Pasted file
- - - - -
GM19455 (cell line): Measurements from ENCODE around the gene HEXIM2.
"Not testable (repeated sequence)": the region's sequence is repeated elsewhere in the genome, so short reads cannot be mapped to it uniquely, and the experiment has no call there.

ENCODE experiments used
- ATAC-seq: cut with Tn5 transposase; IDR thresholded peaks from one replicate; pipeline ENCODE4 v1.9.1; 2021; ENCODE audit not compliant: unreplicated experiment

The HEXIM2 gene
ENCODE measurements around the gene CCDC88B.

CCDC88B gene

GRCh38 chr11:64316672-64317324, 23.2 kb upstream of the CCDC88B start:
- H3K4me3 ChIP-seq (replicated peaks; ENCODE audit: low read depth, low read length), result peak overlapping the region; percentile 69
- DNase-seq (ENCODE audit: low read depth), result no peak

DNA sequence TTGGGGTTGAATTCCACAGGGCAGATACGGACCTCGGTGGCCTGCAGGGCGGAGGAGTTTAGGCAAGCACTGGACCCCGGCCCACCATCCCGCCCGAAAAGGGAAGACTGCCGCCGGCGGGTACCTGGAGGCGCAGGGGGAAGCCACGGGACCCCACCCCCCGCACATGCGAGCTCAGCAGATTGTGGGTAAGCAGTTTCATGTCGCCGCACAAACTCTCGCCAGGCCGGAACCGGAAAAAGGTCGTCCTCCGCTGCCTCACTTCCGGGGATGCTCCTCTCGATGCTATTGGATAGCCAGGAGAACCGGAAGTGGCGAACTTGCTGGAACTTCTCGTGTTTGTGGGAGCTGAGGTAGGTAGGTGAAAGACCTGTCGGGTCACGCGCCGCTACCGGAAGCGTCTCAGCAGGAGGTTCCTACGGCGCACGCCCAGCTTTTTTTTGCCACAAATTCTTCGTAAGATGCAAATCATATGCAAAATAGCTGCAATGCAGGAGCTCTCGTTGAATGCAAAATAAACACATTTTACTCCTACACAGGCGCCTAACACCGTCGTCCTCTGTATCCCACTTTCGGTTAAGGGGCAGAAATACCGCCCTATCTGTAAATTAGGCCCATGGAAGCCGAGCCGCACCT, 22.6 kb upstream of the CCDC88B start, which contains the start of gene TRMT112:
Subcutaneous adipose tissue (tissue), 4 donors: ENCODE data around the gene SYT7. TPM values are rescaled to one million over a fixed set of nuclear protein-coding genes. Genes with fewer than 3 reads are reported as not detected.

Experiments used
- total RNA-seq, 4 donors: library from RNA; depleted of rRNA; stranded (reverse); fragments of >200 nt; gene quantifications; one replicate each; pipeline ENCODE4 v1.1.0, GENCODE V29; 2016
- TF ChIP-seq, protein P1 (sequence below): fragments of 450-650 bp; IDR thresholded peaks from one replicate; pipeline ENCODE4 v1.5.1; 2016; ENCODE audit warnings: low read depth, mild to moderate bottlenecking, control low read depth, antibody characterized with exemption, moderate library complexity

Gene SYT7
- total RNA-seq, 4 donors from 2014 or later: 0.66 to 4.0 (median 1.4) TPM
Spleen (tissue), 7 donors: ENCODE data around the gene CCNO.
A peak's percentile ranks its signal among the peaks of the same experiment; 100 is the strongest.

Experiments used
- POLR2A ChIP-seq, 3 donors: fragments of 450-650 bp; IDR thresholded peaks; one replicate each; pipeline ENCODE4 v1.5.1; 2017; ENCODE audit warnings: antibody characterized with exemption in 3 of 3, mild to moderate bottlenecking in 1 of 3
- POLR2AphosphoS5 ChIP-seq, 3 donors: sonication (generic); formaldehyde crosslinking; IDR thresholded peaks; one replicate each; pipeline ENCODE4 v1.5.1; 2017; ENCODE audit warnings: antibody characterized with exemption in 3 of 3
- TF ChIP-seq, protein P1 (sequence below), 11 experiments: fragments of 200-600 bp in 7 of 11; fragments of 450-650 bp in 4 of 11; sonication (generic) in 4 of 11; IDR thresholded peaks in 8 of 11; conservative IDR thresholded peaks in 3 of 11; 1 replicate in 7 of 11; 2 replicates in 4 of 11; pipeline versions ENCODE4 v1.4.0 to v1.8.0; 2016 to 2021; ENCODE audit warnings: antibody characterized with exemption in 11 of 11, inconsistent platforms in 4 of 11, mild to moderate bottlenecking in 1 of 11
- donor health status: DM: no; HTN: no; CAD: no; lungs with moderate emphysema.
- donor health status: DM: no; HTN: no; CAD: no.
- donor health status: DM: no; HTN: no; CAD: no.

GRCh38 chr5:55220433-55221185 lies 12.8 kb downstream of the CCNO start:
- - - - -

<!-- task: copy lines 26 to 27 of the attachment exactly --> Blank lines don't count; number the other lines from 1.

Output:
- donor health status: DM: no; HTN: no; CAD: no.

GRCh38 chr5:55220433-55221185 lies 12.8 kb downstream of the CCNO start: